Is what we do good or bad and how can we tell?

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There’s a video floating around on Twitter that shows Elon Musk and other technology leaders slamming MBAs and saying that they don’t hire them.

Do they have a point?

Sumantra Ghoshal, in a paper titled Bad management theories are destroying good management practices, sets out an argument that business schools are doing more bad than good when it comes to teaching their students about how organisations should work in the real world.

Then again, practical people who think that they are different from academics in their ivory towers need to remember the words of Keynes, who wrote Practical men, who believe themselves to be quite exempt from any intellectual influences are usually the slaves of some defunct economist.

Ideas and theory have more power than many realise.

Ghoshal argues that academics working in management suffer from physics envy.

The physical sciences have been able to come up with theories that explain how things work around us very well.

When can all roll a ball down an inclined plane and see how its speed increases over time to understand the principles behind acceleration.

Social scientists, looking over the fence, have tried to come up with similar principles to explain human behaviour.

So, for example, they come up with assumptions like the only purpose of a business is to make as much profit for their shareholders as possible and that people will only work when supervised.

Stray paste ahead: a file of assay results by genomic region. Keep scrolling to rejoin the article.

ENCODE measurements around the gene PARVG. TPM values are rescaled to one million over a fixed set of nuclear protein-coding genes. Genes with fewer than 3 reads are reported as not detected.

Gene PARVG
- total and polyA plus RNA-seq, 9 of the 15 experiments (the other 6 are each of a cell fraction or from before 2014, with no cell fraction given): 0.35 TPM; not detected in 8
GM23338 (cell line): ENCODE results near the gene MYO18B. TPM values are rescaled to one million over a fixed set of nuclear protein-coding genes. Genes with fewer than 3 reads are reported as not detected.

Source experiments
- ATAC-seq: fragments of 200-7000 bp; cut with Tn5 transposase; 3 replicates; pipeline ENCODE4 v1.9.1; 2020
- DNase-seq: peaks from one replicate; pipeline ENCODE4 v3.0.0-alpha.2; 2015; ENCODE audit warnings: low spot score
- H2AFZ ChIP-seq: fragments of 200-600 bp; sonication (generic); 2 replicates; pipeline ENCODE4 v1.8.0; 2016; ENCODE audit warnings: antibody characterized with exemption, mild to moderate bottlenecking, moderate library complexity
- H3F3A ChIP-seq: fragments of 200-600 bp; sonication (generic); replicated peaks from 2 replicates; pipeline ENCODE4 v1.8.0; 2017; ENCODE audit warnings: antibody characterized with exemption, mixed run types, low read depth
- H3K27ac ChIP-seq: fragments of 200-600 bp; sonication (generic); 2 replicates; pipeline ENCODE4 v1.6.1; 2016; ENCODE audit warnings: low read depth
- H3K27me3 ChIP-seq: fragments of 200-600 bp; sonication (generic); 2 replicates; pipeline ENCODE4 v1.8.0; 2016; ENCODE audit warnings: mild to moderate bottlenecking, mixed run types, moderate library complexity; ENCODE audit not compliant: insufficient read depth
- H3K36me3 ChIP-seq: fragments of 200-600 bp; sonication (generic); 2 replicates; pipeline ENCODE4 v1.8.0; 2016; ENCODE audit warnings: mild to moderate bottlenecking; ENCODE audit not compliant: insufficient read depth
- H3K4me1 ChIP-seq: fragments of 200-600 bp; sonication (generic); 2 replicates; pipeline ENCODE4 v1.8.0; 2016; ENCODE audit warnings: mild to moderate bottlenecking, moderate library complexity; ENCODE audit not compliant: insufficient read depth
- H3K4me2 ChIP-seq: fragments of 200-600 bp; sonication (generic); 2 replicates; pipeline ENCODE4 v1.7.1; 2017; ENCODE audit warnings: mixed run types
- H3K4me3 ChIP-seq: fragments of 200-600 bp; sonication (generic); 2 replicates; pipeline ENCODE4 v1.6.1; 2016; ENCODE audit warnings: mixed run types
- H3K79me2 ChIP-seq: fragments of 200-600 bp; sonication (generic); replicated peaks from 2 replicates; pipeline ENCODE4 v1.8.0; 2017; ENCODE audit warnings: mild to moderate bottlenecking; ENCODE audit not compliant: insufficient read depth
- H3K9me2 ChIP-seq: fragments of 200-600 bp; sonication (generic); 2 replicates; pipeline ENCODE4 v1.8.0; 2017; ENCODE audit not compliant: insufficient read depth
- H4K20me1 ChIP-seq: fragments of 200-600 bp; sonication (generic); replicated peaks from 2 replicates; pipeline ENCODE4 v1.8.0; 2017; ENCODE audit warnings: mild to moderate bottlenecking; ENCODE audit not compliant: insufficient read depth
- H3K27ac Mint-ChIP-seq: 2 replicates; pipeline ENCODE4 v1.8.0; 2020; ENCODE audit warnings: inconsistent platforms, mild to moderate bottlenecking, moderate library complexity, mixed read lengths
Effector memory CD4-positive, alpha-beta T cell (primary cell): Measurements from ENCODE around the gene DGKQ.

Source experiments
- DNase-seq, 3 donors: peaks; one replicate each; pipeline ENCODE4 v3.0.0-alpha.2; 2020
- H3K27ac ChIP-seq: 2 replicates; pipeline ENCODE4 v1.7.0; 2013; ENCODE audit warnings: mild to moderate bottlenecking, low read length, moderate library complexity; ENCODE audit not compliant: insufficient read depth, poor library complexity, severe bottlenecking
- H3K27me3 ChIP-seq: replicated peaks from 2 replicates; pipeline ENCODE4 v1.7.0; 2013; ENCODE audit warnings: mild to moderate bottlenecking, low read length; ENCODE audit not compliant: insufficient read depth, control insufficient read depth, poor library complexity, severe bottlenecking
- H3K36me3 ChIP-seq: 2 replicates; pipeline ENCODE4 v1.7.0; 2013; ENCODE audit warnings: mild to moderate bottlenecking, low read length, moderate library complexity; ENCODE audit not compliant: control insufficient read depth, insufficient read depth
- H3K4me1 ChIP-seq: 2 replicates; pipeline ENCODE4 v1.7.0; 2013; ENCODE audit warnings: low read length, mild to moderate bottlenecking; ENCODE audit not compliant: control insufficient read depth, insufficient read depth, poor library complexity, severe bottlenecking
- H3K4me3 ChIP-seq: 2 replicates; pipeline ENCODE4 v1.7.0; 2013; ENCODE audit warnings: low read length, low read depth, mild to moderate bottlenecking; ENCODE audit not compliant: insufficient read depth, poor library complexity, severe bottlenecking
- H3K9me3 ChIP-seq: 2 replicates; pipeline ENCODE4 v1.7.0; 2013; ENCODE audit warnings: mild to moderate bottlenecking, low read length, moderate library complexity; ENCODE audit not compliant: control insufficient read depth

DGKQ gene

Ghoshal calls these assumptions gloomy – and points out that they lead to claims pretending to be truth based on selective analysis.

In physics just claiming that something works in a particular way doesn’t make it true.

In social systems it can – the feedback between ideas, practice and reinforcement can make a bad idea real enough to believe as truth.

Take, for example, the idea that people will only work in their own interests – managers are agents in the principal-agent theory.

This means that to get managers to behave there must be more independent directors on boards, power sharing between a CEO and chair and stock-option based compensation.

But Ghoshal points to studies that show that none of these seem to have any correlation with corporate performance, yet we continue to believe they will have an effect.

There are many examples of where management theory leads to flawed practice – we only need to read Warren Buffett’s letters to find examples.

Running a business is more like being a detective than being a scientist.

We have to look for clues to see what’s going on.

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